STRENGTHS Project2018-10-12T11:49:05+00:00


The Middle East, North Africa and Europe host millions of Syrian refugees.  The refugees have fled violence and destruction. They have lost loved ones, homes and property. For many, the journey to safety has been dangerous and full of hardship. Building a new life and future in a new country brings a whole new set of challenges and worries.

Not all refugees experience serious mental health problems as a result of this hardship. But the mental well-being of most refugees is under pressure. Research shows that refugees suffer higher levels of mental health problems than non-refugee populations.

A sudden increase in the number of refugees is a challenge to the health systems.

Even the most robust health system will struggle to provide sufficient care to a high influx of patients with mental health concerns. This is the case in all host countries to greater or smaller extent.

There are many barriers to provide sufficient care. Across the Middle East there is a lack of trained specialists who can provide high quality care. In Europe there are not enough Arabic speaking mental health care professionals. This limits the access to mental health services.

Part of the solution could be scalable psychological interventions for common mental disorders.

Problem Management+

Problem Management Plus (PM+) is a scalable psychological intervention. This type of interventions has been developed by the WHO in recent years.

Scalable psychological programmes are developed by WHO for use in settings affected by adversity. PM+ is available as an individual version  and as a group version. In addition two further versions  are under development: a smartphone delivered psychological programme for adults and a programme for young adolescents named EASE.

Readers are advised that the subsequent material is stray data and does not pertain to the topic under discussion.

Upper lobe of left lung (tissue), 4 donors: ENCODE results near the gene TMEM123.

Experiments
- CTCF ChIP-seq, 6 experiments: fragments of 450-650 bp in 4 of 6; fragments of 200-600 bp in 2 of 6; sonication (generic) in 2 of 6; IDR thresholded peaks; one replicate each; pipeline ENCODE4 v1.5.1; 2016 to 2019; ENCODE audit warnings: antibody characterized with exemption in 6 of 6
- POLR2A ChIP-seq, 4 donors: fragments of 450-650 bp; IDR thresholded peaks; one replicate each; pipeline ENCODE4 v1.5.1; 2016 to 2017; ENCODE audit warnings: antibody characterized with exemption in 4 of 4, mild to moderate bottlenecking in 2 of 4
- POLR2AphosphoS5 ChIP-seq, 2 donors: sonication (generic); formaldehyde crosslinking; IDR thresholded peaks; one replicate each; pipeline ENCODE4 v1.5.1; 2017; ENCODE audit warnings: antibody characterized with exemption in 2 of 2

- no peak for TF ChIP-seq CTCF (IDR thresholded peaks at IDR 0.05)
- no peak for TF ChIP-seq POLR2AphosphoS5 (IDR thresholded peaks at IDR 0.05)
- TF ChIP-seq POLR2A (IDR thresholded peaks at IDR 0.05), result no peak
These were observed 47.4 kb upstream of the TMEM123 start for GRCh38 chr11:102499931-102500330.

The programmes are short and can be provided or supported by trained helpers who are not mental health professionals. The programmes do not target a single disorder, but a set of symptoms of common mental disorders such as anxiety, depression, and posttraumatic stress disorder. They are based on well-tested cognitive behavioural and problem solving techniques.

The programmes consists of five 90 minute sessions. During the sessions the clients learn four strategies:

  • Stress management
  • Problem solving
  • Behavioural activation
  • Skills to strengthen social support.

The project aims to help provide better and more cost-effective community-based mental health care by translating the PM+ programmes and adapting them to a Syrian context. The project outlines the steps needed to integrate evidence based low-intensity psychological interventions for common mental disorders into health systems in the host countries.

The countries targeted in the project are Turkey, Lebanon, Jordan, Egypt, Germany, Switzerland, the Netherlands and Sweden. All eight countries are quite diverse both in terms of income, health care systems and culture and all of them host significant numbers of Syrian refugees.